X37b space plane launch: first in Air Force's busy space year

The successful X-37 space plane launch Thursday evening improves the Air Force's access to space, officials say, but its mission is being kept secret.

By , Staff writer

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    The Air Force's X-37 space plane launch went off without a hitch Thursday night at Florida's Cape Canaveral Air Force station.
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The ability of the US Air Force to operate in the high ground of space may have taken a leap forward on Thursday as the X-37 unmanned spacecraft successfully roared into the heavens atop an Atlas V rocket.

The X37b space plane launch took place at 7:52 PM Eastern time from Cape Canaveral Air Force Station, Florida. The big Atlas rocket’s boosters lit up the twilight in what officials termed a flawless launch.

“This launch helps ensure that our warfighters will be provided the capabilities they need in the future,” said Col. Andre Lovett, vice commander of the 45th Space Wing and the officer who made the firing decision.

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IN PICTURES: The X-37 space plane

But what will those capabilities be? That’s classified, for the most part. The Air Force won’t say if the X-37B Orbital Test Vehicle is intended to be a sort of mobile spy satellite, a repair vehicle for other spy satellites, or even a prototype weapon.

Officials stress that it is a means to increase the flexibility of Air Force space operations that already occur. The way they describe the X37b makes it sound like an updated, smaller, robotic Space Shuttle that will be run by the military.

“If these technologies on the vehicle prove to be as good as we estimate, it will make our access to space more responsive, perhaps cheaper, and push us . . . toward being able to react to warfighter needs more quickly” said Gary Payton, the Air Force deputy undersecretary for space programs, in a statement following the launch.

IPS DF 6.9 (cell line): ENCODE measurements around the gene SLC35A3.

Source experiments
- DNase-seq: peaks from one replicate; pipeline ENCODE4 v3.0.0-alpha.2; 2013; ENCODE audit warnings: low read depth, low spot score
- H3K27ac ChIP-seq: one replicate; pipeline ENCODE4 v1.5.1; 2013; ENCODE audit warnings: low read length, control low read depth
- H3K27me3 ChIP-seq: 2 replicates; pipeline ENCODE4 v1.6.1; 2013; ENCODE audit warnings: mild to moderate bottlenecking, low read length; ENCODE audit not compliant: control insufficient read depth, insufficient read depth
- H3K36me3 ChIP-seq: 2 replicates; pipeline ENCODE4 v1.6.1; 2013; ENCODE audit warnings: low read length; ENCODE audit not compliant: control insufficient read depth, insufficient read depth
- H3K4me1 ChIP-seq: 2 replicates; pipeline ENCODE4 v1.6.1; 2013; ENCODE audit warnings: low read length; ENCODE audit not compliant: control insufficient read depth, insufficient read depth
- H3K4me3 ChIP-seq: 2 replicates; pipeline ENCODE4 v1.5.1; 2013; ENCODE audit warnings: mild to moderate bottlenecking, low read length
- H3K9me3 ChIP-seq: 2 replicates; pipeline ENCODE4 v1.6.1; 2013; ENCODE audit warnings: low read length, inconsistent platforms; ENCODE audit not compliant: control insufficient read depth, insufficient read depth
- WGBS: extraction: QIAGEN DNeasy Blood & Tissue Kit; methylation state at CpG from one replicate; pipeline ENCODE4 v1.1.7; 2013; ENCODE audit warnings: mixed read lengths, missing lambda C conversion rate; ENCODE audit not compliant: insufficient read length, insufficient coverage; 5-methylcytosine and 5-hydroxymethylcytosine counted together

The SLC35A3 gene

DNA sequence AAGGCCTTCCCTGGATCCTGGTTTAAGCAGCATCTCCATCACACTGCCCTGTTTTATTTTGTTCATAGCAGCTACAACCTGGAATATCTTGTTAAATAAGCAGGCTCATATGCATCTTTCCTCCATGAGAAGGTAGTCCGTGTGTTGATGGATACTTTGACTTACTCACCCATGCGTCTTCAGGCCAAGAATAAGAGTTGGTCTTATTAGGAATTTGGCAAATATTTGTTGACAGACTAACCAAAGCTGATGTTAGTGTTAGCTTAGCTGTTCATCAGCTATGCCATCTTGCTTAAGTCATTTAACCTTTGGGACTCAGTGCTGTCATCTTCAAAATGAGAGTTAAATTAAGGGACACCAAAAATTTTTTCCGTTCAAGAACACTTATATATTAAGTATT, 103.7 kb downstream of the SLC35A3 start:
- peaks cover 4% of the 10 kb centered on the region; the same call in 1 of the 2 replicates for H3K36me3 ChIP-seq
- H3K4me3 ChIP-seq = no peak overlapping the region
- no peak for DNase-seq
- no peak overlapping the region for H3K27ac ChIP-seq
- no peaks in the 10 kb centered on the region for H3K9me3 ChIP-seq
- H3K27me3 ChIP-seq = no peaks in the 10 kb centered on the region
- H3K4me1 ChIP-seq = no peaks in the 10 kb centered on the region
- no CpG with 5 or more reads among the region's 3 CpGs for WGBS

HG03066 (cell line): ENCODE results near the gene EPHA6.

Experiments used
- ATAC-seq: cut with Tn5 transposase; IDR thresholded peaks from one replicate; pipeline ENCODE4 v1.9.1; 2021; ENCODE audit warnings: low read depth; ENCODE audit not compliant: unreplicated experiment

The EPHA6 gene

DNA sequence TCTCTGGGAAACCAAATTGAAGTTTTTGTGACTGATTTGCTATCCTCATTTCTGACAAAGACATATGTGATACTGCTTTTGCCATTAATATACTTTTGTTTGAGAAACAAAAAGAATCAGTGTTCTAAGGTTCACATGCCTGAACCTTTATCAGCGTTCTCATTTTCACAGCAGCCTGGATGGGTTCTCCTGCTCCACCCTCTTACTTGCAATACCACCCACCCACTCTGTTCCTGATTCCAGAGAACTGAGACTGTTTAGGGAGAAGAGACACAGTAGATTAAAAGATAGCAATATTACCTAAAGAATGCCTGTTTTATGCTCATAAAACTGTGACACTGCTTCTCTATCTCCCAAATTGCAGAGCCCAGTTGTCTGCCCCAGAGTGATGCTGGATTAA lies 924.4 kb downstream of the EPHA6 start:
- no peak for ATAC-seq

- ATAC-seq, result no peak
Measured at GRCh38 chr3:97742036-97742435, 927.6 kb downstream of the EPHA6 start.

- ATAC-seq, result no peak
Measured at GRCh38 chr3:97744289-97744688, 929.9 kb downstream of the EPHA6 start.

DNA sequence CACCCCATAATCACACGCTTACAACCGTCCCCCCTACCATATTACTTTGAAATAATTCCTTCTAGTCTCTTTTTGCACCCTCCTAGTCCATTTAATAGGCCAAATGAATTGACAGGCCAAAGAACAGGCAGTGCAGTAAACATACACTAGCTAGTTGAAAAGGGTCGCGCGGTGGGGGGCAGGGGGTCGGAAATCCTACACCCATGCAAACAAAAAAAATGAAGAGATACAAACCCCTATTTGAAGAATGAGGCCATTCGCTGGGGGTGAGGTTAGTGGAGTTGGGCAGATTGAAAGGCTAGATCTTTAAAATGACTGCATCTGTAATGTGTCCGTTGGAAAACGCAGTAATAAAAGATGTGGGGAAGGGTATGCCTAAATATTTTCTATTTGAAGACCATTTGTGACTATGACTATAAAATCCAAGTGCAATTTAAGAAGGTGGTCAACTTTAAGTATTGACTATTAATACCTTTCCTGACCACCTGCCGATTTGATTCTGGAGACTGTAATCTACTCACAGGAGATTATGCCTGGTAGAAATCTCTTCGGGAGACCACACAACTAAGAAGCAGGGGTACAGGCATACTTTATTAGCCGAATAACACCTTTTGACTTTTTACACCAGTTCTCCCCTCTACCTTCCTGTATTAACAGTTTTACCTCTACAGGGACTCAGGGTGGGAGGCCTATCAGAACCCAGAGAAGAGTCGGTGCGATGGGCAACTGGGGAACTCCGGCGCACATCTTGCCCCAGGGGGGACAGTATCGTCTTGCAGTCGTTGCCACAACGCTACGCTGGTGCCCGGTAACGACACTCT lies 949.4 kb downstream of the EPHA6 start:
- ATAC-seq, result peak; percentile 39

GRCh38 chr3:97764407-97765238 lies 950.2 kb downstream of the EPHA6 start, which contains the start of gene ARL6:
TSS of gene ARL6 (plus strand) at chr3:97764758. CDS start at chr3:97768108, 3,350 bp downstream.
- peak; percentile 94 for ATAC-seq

The Shuttle can stay in orbit about 16 days. The X-37, on the other hand, can stay up for 270 days, according to Payton. The current test is likely to push toward that limit, though officials won’t say when they plan to bring the space plane down.

With that kind of endurance, the X-37 could be compared to the Predator drones that now loiter in the skies above Afghanistan and Iran, as well as to the Space Shuttle.

The plane’s builder implied as much in its own statement on the launch.

“The X-37B has the potential to bring to space the flexibility that unmanned systems provide warfighters and combatant commanders today,” said Dennis Muilenburg, president and CEO of Boeing Defense, Space & Security.

Whatever the X-37’s eventual mission, its test launch is part of what promises to be a busy year for new Air Force space systems.

Within a few weeks the Air Force will launch the first of a new generation of Global Positioning System (GPS) satellites, for instance. In July, the Space-based Space Surveillance System, which will track objects in orbit, is scheduled for lift-off.

This summer the Air Force is also set to launch the first of a new generation of EHF communications satellites that, among other things, will be the backbone of presidential command and control for nuclear forces. And later in the year Air Force rockets will place in orbit the first Operational Responsive Space spacecraft, which are small satellites designed to support urgent military needs by taking and transmitting color pictures of areas selected by ground force commanders.

“2010 is an important year for us,” said Air Force deputy undersecretary Payton on Wednesday at a hearing of the House Armed Services Committee’s Strategic Forces Subcommittee.

IN PICTURES: The X-37 space plane

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